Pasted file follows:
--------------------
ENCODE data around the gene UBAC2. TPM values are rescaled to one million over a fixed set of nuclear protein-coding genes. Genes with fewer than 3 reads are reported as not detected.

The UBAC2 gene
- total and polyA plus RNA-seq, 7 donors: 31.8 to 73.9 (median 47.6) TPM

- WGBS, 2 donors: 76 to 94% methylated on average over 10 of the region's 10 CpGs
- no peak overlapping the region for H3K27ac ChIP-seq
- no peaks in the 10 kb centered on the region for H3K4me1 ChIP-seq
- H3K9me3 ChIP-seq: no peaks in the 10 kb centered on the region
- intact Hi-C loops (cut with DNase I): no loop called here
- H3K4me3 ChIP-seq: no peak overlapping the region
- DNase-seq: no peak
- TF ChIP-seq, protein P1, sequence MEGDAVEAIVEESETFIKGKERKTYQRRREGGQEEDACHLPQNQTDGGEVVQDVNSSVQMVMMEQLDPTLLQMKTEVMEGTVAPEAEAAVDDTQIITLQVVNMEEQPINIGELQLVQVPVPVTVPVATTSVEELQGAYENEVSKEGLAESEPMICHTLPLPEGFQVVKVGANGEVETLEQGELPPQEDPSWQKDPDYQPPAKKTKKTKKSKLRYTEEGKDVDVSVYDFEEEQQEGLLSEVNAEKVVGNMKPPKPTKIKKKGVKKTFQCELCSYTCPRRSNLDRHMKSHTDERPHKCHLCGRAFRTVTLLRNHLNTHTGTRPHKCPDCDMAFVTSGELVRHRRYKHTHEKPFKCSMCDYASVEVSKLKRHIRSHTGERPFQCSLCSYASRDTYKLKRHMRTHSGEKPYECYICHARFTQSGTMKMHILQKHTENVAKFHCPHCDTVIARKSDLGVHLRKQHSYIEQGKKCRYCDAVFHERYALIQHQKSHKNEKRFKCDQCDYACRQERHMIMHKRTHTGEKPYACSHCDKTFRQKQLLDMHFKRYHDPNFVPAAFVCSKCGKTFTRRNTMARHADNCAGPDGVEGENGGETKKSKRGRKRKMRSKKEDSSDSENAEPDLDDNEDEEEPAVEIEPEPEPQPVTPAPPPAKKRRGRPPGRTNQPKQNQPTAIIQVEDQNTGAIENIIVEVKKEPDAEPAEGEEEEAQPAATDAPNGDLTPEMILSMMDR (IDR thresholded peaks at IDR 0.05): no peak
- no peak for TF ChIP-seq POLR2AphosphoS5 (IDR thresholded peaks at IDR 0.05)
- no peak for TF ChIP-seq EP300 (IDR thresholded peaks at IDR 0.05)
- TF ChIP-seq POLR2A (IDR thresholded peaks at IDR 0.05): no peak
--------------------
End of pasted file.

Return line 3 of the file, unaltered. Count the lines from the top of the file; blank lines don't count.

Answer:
- total and polyA plus RNA-seq, 7 donors: 31.8 to 73.9 (median 47.6) TPM